For the past 15 years, Alan Bean has found himself involved in some of the biggest criminal justice controversies in Texas and Louisiana.
In 1999, the mild-mannered Baptist minister founded Friends of Justice and assumed the role of prophet and advocate for criminal justice reform. After successfully working to overturn “what we considered to be a grave injustice” in Tulia, Texas, Bean and his organization received requests to help in other cases, including the “Jena Six” case in Jena, La., in 2007.
He told the story of the first case in his book Taking Out the Trash in Tulia, Texas, and both cases found him talking with national media on issues of justice and race.
Today Bean spends much of his time writing and speaking in churches to help Christians understand biblical teachings on issues of criminal justice and prison reform.
“Throughout the teachings of Jesus this is something he was very concerned about,” Bean explained. “Throughout the teachings of Jesus there is this strong sense of compassion for the least, the last and the lost.”
Bean noted Jesus started and ended this ministry by including prisoners in lists of those his followers should particularly care for.
In Luke 4, Jesus recited a passage from Isaiah to say he had come “to proclaim good news to the poor” and “proclaim freedom for the prisoners and recovery of sight for the blind, to set the oppressed free, to proclaim the year of the Lord’s favor.” In Matthew 25, Jesus told a parable of sheep and goats being separated in part based on if they cared for “the least of these” like prisoners.
For Bean, this means Christians need to recapture the teachings of Jesus on caring for prisoners and others often cast out, like widows, orphans, immigrants and refugees.
“Our Christian faith compels us to become prophets, to become advocates,” he explained, “on any issue that affects the poor and the disadvantaged.”
“We’ve lost that but I think we’re getting it back,” he added. “There has been a shift in prison ministry from going into prisons and merely trying to save souls to combining that evangelistic mission with what is redemptive for these people.”
For Christians who have not engaged in prison reform advocacy, Bean said “the best place to start is with Bible study and looking at the scriptures.” He added that “the love of God compels” us to then act.
Through the Door
From The Shawshank Redemption to Orange is the New Black, prisons often provide the context for movies and TV shows. However, some see film as a medium not merely for entertainment but also for information and advocacy on prison reform.
Through the Door, the most recent documentary created by EthicsDaily.com, takes viewers inside prisons to explore how faith communities are ministering to inmate and officers. Shot in Nashville, Tenn., Richmond, Va., Huntsville, Texas, Carlisle, Ind., and Atlanta, Ga., the film explores several aspects of prison life and ministry.
The film has aired on multiple TV broadcast stations and screened at churches across the country. Former U.S. President Jimmy Carter, a Baptist Sunday School teacher, is among those interviewed in the film.
Cliff Vaughn, media producer for EthicsDaily.com, served as a producer and director for the film. He noted he had previously visited a prison for some “background research” on an earlier documentary, but he went inside several to film Through the Door.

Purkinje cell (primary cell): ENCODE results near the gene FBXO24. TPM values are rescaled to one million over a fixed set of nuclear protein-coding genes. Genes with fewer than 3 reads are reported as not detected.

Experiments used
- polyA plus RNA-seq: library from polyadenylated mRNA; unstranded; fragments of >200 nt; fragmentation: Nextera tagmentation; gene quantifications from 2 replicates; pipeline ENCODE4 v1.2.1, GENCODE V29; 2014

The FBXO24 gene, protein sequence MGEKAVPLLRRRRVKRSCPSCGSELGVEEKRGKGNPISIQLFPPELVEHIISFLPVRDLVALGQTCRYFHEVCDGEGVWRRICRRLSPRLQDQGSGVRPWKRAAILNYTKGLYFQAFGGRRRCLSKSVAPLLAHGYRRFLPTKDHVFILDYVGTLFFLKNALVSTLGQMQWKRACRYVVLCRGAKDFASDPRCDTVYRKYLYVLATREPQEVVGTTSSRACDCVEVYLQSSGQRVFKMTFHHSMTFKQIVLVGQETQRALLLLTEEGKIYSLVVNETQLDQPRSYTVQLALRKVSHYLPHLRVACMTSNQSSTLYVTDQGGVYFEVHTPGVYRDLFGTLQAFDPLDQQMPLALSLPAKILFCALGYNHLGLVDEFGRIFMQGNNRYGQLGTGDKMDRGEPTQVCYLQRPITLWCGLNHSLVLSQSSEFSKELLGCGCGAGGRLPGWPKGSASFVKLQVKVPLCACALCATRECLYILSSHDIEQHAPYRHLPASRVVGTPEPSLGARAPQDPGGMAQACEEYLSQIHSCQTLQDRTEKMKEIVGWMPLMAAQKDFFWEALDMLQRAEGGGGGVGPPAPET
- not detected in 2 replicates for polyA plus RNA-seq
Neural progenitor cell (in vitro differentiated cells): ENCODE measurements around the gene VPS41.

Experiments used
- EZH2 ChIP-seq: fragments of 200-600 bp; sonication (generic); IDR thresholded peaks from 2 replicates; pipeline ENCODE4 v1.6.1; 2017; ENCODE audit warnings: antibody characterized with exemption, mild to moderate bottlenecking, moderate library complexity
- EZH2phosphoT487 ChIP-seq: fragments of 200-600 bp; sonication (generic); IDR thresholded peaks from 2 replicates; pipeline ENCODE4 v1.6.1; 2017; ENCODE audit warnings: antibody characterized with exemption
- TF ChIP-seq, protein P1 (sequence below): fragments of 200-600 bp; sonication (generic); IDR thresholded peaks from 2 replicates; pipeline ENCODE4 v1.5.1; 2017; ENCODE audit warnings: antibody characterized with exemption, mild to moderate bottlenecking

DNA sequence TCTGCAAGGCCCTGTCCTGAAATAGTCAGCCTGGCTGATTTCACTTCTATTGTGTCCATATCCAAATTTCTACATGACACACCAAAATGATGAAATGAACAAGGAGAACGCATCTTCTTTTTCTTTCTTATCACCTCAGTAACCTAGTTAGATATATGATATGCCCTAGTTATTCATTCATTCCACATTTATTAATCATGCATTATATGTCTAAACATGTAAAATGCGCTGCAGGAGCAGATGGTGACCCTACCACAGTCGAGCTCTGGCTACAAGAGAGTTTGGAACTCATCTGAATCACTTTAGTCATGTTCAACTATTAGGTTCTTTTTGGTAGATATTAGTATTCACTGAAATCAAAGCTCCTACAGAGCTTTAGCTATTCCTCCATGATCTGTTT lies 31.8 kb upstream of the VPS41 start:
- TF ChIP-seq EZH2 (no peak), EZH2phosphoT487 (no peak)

“One of my dominant impressions was respect for the people who work there,” Vaughn explained. “I knew I wasn’t in Kansas anymore, so to speak. My naïveté about some things was punctured.”
“I had never really thought much — prior to this project — about those who work in corrections,” he added. “This project put me in touch with wardens, officers, chaplains, guards, on and on. Their task is tough, to say the least, on so many levels. As we work for a better criminal justice system, we must pay attention to these citizens as well — their safety, wages, support.”
Another area Vaughn particularly saw important was education, not just behind bars but earlier in individuals’ lives.
“I observed what tough work it is to equip folks behind bars — equip them with necessary training, counseling, education and so forth,” he said. “God knows it must continue because so many people behind bars need this help. But it’s easy, for me anyway, to draw a line from this necessity behind bars to our dropping the ball earlier in terms of that which is necessary: education, living wages, building up families and communities. I’m not saying people don’t make bad choices, but if that’s all we see, I think we’ve got bad vision.”
“Frankly, we’ve made a lot of documentaries on various topics: immigration, racism, taxes, prisons, to name some,” he added. “When we talk to experts in various fields, they almost always wind up talking about one thing: education. That’s just an observation I’ve made listening to experts talk for the last decade.”
The film is designed for use in churches, either as a full movie screening or shorter segments for Sunday School or small group use. As Vaughn reflected on visiting prisons for the film, he connected issues of prison reform to his faith.
“I was also saddened to see the loss of liberty, the missed opportunities for individuals and for society in the aggregate,” he said. “It made me grateful for the context of blessing and advantage into which I was born, but surely my gratitude isn’t enough. My faith mandates working for justice — and I think somewhere in there that means giving others the opportunities I had.
“And that’s what I walked out wishing: that my individual blessings could be systemic blessings,” he added.
“I guess that’s the kingdom of heaven. If I don’t act on my wish, then maybe my faith is dead and the kingdom doesn’t break in.”